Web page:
Public Health England’s review of the disproportionate number of deaths among people of black, Asian and minority heritage fails to identify or tackle the root causes, as reported in The Guardian.° Social inequality is now a hot topic, also discussed in The Times.° Matt Hancock’s slowness in coming up with a single practical proposal for saving black lives is an example of discrimination. In contrast, Swansea Medicine,° makes a commitment to do more to foster positive change and mutual respect. ”We stand together”, in the wake of the George Floyd killing.
We have, as a society, difficulty in naming prejudice.
Everyone of us in the health service has overheard unacceptable rudeness, sly put-downs, exclusion or smiling say-the-opposite-of what-you-mean British insincerity. Thirty years ago in Brixton and still now, I see people berate their professional carer or nurse when they are of Carribbean heritage. I see my non-white colleague meet an edge of hostility with some patients most days, while I am conferred authority and respect. A Kings Fund report,° last November, attempts to describe what discrimination looks and feels like. We often hurt and exclude someone unknowingly, even with the best of intentions. A thoughtless word, unhelpful language, where or with whom we choose to sit down.
Multiple and sustained micro-aggressions themselves may contribute to increased susceptibility to COVID. There is a clear mechanism: stress, cortisol, diabetes. Chronic stress also causes reduced immunity. A 2017 review° shows that small, often unintentional discriminations are linked to heart disease. Additionally, they result in unhealthy behaviours and act as barriers to care. Hahna Yoon° in the New York Times reports small prejudices can amount to “death by a thousand cuts”. These daily discriminations will exacerbate factors such as lower paid roles and overcrowding, but they also have their own direct effect on health, immunity and to susceptibility to the current COVID pandemic.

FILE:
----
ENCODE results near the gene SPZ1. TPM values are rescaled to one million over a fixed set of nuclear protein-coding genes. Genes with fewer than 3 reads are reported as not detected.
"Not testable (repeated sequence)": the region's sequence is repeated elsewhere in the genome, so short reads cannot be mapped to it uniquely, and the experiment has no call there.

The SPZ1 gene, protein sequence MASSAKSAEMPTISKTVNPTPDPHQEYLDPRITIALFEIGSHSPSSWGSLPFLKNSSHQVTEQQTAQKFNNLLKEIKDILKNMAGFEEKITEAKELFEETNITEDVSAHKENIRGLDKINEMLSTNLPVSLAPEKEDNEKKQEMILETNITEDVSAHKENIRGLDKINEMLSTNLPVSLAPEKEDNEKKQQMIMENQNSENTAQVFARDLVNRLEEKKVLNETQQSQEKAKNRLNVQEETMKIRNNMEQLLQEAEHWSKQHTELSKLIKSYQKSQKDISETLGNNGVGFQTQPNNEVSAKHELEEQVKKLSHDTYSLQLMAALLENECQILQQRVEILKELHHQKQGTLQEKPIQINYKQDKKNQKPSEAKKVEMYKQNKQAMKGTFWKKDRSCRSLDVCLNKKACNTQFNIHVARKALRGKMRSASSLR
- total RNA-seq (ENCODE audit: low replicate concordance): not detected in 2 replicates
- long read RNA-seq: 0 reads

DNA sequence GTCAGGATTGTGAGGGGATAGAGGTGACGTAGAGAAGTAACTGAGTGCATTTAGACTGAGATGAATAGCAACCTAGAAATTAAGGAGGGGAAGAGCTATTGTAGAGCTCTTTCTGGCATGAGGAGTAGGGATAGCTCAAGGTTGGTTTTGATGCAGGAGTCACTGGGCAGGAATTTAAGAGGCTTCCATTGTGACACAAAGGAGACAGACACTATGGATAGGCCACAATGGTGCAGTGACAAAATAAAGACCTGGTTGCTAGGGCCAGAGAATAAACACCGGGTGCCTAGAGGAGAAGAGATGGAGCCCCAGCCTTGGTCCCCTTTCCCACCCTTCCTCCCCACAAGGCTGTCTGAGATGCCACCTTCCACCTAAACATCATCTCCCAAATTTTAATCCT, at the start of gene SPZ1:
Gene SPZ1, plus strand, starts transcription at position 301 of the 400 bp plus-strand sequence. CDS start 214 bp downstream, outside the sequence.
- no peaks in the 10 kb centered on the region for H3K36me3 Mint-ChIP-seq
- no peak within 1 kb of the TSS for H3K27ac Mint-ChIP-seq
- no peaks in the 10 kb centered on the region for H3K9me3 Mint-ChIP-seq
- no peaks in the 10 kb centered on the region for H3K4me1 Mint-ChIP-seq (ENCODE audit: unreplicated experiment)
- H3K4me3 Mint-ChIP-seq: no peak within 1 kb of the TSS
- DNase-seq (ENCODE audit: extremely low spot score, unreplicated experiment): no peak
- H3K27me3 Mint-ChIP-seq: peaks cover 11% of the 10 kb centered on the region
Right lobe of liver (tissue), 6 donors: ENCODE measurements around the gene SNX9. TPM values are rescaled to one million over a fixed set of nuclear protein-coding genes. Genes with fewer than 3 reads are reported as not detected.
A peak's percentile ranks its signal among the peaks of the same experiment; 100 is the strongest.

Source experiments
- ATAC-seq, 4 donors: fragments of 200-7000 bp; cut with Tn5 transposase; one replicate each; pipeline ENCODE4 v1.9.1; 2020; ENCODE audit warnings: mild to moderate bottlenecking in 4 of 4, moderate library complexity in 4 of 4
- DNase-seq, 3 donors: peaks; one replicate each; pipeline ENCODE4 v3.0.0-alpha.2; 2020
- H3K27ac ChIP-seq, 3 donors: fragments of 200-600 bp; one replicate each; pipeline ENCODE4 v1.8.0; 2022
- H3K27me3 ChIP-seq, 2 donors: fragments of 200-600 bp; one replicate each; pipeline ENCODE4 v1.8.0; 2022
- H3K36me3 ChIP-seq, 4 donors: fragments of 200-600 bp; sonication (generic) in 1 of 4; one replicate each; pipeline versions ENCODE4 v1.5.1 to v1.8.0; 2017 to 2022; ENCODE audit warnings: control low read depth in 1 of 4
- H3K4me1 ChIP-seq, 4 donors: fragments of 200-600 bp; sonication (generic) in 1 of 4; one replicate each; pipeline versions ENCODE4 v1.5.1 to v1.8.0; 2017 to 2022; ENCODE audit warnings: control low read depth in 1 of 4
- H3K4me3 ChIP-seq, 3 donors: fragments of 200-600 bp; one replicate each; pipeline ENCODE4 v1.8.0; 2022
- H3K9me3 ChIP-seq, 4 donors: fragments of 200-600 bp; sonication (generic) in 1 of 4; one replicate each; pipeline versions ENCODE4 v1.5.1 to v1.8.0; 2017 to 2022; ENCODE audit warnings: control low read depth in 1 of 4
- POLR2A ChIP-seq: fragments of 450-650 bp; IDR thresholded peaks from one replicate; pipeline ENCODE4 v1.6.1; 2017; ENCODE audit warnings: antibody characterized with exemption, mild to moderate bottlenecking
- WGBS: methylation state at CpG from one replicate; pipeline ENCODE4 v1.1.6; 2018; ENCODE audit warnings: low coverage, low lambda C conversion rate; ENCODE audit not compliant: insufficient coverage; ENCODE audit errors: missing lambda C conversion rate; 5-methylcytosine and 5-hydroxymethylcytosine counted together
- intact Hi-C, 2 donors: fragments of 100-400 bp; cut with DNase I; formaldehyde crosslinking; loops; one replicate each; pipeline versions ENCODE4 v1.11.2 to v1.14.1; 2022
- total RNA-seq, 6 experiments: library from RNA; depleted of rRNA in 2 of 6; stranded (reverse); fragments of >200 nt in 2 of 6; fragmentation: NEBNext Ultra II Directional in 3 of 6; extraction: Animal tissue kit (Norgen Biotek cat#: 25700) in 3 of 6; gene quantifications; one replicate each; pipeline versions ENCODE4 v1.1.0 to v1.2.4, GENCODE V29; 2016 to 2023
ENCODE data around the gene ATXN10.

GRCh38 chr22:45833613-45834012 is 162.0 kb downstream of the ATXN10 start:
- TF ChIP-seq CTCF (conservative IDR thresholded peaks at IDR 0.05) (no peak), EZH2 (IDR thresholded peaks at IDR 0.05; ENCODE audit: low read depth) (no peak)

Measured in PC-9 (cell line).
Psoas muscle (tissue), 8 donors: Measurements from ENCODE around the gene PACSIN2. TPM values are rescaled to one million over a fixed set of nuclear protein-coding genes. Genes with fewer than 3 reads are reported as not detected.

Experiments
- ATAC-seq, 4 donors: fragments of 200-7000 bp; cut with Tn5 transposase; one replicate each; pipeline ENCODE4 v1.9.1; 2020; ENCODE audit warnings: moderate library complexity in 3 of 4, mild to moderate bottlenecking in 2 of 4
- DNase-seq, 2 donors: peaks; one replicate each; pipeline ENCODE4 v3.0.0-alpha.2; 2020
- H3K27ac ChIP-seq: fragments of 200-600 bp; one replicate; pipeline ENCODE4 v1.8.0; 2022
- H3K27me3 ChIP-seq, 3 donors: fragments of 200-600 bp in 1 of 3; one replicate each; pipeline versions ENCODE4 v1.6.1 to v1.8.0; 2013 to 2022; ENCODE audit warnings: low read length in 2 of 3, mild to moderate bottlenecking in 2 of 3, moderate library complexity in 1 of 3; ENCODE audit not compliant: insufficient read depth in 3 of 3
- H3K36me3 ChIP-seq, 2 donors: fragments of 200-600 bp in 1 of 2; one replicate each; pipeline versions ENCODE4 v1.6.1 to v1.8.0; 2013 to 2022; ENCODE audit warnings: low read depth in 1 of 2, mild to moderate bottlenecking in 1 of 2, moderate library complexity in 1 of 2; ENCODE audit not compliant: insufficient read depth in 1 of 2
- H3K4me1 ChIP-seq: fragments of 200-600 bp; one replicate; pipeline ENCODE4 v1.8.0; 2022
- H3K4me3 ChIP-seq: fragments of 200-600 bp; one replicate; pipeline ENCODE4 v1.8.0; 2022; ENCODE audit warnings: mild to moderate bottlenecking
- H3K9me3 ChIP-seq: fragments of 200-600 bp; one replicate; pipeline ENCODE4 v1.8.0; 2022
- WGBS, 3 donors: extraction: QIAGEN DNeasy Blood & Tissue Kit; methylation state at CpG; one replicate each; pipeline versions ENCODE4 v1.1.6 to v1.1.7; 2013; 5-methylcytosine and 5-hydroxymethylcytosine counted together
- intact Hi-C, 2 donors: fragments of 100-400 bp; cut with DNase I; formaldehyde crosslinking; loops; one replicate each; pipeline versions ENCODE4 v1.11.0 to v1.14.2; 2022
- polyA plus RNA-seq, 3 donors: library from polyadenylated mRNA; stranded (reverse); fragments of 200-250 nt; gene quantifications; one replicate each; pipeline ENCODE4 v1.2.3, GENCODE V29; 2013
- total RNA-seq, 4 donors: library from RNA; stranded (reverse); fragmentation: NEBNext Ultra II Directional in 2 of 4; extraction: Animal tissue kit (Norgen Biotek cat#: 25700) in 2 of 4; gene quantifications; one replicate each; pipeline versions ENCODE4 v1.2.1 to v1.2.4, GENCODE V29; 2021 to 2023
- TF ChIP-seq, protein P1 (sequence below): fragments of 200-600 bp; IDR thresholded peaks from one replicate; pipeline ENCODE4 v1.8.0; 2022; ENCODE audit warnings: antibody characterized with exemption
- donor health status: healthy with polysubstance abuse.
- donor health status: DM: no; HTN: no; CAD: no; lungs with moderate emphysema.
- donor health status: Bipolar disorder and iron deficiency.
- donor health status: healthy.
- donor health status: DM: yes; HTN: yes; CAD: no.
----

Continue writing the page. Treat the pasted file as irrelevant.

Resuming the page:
There is no mysterious genetic or melanin fault causing excess deaths among health workers of colour. It is the way we allow prejudice to fester in the fabric of NHS life.
Amanda Wright, on a BBC video,° reminds us that, like everyday sexism, discrimination may masquerade as friendly joshing but it is all our responsibilities to think about the impact our words have. As bystanders, we must learn to challenge such comments, to explore ideas or implications and not let the moment go by unacknowledged. Amanda and Hahna both show us how. We need to stand with them — silence is violence.
First, importantly, we need to acknowledge that it is happening. There is no mysterious genetic or melanin fault causing excess deaths among health workers of colour. It is the way we allow prejudice to fester in the fabric of NHS life.